It's been a highly contentious roadway for more than a decade, with everyone from motorists and bicyclists to pedestrians and residents of the surrounding Charleston-Arastradero corridor in Palo Alto at times seeing red.
But at a community workshop Tuesday evening about how the road could be made safer for bicyclists, several dozen residents saw a different color: green.
Green bike lanes are rapidly becoming part of Palo Alto's urban roadscape. The rubbery-looking surface marks out a defined bike lane that is hard to miss, even when in the middle of the road, as on Park Boulevard south of California Avenue, residents at the meeting said.
Although some residents said they think the green color is ugly, bicyclists said it is a vast safety improvement over traditional single white-line-striped bike lanes at the road edge or "sharrows" (arrows directing bikers and motorists to share the lane) stenciled with a bike symbol.
Most at the meeting agreed the city should improve Arastradero Road with additions that would change human behavior -- whether to slow traffic, make motorists more mindful of pedestrians or reduce student bicyclists' urges to travel in packs instead of single file.
Parent Jessica Rothberg has seen how green bike lanes alter how people act. With her teenage daughter behind the wheel, Rothberg watched in horror as three girls precariously rode their bikes three abreast across El Camino around a pork-chop-shaped cement island in the road.
Common teen etiquette would not leave one girl behind when riding in odd numbers, she said. But when the girls approached a green bike lane near El Camino Way, they switched to safer riding behavior. Two rode side by side and the third rode behind, all staying within the lane, she said.
Elizabeth Bonnet, another parent, also feels the green lanes are safer and more visible.
"It's so much more comfortable. I feel like the green lane is a safe place, like along Park Boulevard," she said. Stenciled sharrows are confusing, though, the parents agreed.
Transportation studies have found that green lanes shift a substantial percentage of bicyclists away from the "door zone," where they are often struck by opening car doors of parked cars. The changes in behavior were more pronounced than those found in studies of sharrows without the green pavement.
Green-lane experiments in Long Beach and Minneapolis documented corresponding decreases in auto-bicycle collision rates, according to a report by the City of Oakland.
Another road feature, green "bike boxes," enable cyclists to move from the right-hand bike lane to a painted green rectangle located directly in front of a vehicle at stop lights. The vividly marked space allows drivers to see the bike; cyclists can easily make left turns without entering the roadway from the driver's blind side, said Penny Ellson, traffic safety representative for Gunn High School.
The Charleston-Arastradero corridor serves 11 schools of all grades. The busy road is an east-west connector between U.S. Highway 101 and Interstate 280. It is the largest arterial in the city's south, serving multiple modes of transportation, from buses and cars to bikes and pedestrians, Ellson said.
And it is a dangerous stretch of roadway for ever-increasing student traffic. At Gunn High School alone, 871 students rode their bikes to school during peak hours, according to an October 2013 count, she said. And more kids on bikes are expected to flock to school. Terman Middle School is adding about 200 new bike racks, she said.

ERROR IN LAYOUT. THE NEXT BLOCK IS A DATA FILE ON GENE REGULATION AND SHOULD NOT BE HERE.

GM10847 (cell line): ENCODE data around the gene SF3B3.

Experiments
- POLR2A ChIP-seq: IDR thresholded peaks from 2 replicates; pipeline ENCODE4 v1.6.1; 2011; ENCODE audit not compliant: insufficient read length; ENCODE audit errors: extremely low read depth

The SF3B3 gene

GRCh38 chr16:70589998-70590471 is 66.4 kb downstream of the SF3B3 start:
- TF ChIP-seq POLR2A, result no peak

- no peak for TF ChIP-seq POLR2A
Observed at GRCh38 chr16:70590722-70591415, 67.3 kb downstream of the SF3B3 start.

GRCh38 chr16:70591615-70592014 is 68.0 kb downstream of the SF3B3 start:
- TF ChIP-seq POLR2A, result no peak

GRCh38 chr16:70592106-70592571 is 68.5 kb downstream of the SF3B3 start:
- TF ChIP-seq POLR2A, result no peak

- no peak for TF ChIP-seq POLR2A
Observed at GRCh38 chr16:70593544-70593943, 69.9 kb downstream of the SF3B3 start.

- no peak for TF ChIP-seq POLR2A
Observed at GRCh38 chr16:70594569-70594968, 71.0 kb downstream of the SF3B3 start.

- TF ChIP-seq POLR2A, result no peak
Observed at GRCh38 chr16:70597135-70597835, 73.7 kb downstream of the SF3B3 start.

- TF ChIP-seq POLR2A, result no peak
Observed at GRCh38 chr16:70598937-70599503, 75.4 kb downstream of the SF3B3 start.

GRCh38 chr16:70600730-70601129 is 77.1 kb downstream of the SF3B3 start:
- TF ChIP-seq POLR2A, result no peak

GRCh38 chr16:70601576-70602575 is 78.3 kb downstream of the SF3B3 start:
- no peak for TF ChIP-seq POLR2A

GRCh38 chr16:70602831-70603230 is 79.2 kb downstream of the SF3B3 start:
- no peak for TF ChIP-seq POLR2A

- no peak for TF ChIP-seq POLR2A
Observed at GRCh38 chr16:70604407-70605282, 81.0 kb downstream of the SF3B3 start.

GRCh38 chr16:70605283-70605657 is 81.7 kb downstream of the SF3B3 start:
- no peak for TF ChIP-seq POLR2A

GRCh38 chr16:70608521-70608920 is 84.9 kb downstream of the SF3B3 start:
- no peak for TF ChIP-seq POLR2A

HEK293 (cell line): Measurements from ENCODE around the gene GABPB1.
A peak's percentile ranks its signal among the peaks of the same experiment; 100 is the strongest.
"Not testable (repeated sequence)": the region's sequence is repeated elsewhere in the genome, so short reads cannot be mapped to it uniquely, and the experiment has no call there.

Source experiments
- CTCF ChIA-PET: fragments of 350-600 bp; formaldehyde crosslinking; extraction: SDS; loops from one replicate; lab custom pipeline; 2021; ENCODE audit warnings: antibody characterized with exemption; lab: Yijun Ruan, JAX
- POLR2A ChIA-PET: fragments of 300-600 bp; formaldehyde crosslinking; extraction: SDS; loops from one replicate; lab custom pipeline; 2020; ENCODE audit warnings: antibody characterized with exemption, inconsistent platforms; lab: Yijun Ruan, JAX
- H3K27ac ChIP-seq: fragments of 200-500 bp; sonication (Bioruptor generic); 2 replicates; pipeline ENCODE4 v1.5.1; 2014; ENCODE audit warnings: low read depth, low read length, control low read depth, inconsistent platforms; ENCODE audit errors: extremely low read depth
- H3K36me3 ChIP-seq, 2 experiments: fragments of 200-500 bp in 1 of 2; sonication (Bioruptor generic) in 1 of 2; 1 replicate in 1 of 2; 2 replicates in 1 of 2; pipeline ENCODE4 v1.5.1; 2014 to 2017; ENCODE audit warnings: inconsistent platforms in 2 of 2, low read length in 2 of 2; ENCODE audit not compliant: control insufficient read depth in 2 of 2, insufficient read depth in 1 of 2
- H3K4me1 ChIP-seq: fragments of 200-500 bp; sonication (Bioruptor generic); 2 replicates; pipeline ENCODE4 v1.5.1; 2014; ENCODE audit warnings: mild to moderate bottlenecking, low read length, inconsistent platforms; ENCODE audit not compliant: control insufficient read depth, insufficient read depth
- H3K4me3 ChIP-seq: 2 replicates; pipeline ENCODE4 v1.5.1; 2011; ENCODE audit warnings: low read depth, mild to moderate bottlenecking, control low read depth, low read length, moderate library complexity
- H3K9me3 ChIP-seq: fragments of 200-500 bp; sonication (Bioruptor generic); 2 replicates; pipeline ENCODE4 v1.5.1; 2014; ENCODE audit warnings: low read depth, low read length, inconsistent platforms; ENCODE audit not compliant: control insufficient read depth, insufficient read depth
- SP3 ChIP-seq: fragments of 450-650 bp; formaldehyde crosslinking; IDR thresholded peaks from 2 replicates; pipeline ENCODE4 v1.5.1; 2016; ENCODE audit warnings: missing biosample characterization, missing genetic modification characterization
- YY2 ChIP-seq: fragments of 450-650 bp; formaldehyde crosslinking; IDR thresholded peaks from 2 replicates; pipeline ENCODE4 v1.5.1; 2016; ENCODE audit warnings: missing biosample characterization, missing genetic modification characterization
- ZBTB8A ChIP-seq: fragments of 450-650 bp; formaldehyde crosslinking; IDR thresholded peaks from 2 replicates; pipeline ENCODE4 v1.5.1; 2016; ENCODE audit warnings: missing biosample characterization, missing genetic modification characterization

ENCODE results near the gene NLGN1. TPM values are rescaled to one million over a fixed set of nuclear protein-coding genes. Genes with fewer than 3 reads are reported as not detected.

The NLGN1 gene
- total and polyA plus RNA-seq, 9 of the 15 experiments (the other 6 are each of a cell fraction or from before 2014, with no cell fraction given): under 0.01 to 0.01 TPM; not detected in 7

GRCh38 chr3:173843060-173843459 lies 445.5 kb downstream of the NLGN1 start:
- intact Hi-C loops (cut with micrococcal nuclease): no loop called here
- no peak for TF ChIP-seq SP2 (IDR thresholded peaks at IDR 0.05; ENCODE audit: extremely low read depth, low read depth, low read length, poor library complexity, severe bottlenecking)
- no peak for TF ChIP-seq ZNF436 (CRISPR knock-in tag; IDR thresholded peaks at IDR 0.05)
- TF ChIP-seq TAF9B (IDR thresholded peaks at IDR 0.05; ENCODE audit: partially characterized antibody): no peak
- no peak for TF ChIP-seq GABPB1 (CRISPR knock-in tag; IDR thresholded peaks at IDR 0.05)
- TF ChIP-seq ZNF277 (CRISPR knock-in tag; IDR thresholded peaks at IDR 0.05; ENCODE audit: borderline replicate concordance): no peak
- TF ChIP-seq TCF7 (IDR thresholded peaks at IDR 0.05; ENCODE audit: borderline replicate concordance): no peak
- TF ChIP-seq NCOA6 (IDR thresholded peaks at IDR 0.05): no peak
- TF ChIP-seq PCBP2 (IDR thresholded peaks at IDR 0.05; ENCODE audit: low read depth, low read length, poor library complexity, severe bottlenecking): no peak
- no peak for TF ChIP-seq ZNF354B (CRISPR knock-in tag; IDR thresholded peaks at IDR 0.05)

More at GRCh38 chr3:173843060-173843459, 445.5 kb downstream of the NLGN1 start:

"We've learned that when you build it, they come," Ellson said of the anticipated bike traffic.
The city's consultants and engineers are considering multiple roadway changes, including creating a "cycle track" that is separated from traffic by an island or curb. With streets, driveways, turning lanes, stop lights and lanes that narrow from four to two in places, however, the task is not as simple as adding green paint.
Ellson and others offered other suggestions Tuesday. For instance, a landscaped median island would slow traffic and raise awareness, Ellson said.
"Studies have shown that when you put objects close to peripheral vision, people start scanning for pedestrians, and when they do that, they release pressure from their gas pedals and slow down," she said.
Others suggested that existing "pork chop" islands at El Camino Real and Arastradero, which residents said obstruct the view for drivers and cause a squeeze for bicyclists who must compete with turning cars, be removed.
Jimmy Sims, project engineer for consultant Mark Thomas & Company, Inc., said the firm is currently working on aerial mapping and counting traffic.
Various plans will be presented to the public in August, with a review by the city boards in the fall.
A finalized plan will be developed by fall or winter 2015, followed by an environmental review.
A construction design is scheduled to be completed in winter 2016.
The plan will include left-turn refinements, bulb-out improvements, bike boxes, enhanced crosswalks, widened sidewalks and improved vehicle-traffic flow.
But the actual work could take until 2018 or beyond to complete, Holly Boyd, city senior engineer, said. The city has a $450,000 grant for work on Charleston Road between Alma Street and Middlefield Road; a $1 million grant would cover work on Arastradero between Gunn High School and Georgia Avenue. The remainder would not start until there is funding, she said.
That isn't necessarily a bad thing, considering the confusion and traffic snarls that have been the corridor's legacy in recent years.
"It would not be feasible to construct the entire corridor at one time. That would be a nightmare," she said.
More information and updates on the project are available at cityofpaloalto.org/cacorridor.